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The Polar Bear Expedition America's Invasion of Russia, 1918-1919


kanemono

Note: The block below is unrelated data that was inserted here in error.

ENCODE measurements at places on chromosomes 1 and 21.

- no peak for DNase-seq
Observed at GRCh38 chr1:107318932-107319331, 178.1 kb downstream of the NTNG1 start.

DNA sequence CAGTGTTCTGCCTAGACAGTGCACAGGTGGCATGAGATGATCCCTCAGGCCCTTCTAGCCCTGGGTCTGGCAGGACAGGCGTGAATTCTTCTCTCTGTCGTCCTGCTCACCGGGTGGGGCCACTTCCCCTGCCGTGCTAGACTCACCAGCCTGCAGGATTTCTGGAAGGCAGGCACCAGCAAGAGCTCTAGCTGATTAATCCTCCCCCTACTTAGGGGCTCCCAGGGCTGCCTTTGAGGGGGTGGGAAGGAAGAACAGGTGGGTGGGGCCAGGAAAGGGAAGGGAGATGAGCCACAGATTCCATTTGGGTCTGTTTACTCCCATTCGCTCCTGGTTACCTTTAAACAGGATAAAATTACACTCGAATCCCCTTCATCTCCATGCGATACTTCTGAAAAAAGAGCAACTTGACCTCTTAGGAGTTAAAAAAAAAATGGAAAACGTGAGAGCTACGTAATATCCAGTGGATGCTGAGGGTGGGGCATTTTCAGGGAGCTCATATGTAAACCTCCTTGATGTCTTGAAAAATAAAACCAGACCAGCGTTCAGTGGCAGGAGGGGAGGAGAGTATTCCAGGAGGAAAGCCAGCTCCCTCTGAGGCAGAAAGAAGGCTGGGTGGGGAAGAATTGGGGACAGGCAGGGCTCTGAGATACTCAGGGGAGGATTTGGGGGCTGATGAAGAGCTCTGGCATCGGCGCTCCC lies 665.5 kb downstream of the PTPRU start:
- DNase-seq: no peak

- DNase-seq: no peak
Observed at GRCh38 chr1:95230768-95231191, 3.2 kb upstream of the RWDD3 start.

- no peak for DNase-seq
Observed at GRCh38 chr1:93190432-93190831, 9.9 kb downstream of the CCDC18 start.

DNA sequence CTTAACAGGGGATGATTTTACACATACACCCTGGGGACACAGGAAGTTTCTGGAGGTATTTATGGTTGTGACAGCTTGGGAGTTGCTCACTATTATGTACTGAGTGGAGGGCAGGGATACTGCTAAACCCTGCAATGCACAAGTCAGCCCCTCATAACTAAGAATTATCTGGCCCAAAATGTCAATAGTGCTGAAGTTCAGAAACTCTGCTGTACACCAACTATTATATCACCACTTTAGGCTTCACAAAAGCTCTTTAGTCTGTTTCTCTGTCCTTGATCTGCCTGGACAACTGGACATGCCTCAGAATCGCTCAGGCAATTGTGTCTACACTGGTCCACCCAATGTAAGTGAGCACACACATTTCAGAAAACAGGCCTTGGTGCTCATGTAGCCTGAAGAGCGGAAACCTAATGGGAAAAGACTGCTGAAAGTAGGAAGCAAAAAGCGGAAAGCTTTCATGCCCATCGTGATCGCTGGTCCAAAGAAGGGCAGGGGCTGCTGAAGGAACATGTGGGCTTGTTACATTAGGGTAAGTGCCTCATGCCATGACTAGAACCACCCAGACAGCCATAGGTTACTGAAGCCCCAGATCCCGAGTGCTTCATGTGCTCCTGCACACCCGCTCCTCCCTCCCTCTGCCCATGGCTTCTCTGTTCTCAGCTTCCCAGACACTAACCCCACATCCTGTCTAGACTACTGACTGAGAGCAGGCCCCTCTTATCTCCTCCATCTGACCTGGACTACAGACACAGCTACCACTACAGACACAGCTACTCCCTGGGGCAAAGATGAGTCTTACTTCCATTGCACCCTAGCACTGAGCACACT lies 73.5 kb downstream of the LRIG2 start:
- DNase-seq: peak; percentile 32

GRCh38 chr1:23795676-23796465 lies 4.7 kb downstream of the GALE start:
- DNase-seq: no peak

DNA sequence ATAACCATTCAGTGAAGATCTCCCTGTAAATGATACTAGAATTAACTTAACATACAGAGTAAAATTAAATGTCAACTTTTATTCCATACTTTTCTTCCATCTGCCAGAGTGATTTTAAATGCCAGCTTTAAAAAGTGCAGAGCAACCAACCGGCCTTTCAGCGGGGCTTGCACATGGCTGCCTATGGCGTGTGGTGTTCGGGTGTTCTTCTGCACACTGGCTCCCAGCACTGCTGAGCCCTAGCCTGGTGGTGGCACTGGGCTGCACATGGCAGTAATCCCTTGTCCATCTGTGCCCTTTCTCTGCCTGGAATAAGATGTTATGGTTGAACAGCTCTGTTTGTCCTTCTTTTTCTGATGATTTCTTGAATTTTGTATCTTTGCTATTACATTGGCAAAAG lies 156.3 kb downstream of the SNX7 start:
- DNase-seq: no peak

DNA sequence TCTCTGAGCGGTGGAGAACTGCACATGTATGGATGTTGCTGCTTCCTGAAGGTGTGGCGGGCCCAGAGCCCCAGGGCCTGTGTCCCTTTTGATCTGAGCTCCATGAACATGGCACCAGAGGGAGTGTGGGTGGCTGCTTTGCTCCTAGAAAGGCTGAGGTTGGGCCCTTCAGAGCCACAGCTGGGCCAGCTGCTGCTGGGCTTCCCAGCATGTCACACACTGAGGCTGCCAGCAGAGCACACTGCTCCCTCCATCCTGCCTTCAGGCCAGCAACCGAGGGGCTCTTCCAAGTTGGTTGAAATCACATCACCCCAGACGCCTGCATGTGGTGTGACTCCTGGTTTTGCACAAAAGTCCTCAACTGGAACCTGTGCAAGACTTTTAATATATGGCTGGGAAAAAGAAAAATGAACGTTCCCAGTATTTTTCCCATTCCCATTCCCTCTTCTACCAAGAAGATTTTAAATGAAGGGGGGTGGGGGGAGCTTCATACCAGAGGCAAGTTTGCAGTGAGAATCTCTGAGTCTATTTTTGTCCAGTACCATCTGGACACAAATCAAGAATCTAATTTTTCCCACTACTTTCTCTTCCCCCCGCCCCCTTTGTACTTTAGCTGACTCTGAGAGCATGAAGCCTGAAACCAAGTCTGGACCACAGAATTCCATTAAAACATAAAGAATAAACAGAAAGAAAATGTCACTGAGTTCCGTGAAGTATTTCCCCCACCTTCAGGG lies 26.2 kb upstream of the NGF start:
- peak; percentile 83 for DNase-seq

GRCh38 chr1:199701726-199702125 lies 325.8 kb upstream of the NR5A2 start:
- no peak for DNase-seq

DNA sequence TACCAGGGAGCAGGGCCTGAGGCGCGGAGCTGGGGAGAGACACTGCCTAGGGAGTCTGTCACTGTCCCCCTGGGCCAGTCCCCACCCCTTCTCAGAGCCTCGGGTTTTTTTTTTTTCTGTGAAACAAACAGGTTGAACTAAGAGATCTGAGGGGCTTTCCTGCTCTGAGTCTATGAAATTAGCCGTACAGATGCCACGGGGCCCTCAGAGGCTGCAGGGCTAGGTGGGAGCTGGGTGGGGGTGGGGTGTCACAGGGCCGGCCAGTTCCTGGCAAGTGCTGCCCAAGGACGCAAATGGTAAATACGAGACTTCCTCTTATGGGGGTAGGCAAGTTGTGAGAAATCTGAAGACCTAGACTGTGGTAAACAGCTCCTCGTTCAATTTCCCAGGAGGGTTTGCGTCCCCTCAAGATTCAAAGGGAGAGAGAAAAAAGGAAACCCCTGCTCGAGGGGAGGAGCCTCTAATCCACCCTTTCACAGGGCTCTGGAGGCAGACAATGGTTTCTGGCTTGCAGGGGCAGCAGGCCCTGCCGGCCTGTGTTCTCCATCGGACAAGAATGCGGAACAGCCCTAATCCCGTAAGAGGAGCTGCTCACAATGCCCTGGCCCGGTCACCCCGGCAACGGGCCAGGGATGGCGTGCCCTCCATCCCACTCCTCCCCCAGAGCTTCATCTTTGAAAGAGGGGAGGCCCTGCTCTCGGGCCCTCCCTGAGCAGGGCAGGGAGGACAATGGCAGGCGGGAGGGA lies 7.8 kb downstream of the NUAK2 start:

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In the winter of 1919, 5,000 U.S. soldiers, nicknamed "The Polar Bears," found themselves hundreds of miles north of Moscow in desperate, bloody combat against the newly formed Soviet Union's Red Army. Temperatures plummeted to sixty below zero. Their guns and their flesh froze. The Bolsheviks, camouflaged in white, advanced in waves across the snow like ghosts. The Polar Bears, hailing largely from Michigan, heroically waged a courageous campaign in the brutal, frigid subarctic of northern Russia for almost a year. And yet they are all but unknown today. I am reading the book The Polar Bear Expedition: The Heroes of America's Forgotten Invasion of Russia, 1918-1919 by James Carl Nelson. I had done research on the Northern Russian Expeditionary Force but never realized how terrible the conditions were and how the troops suffered because of being poorly equipped for the sub-zero weather, being poorly led by British officers in command and a total lack of medical supplies. More than two hundred Polar Bears perished before their withdrawal in July 1919 from the Spanish Flu and combat with the Bolsheviks. Here is one of my favorite and most poignant groups. This group is to a Doctor assigned to troops guarding the Murman Railway which terminates at the ice-free port of Murmansk on the Kola Peninsula. What makes this group especially interesting are the many photographs that Cunningham took in Russia.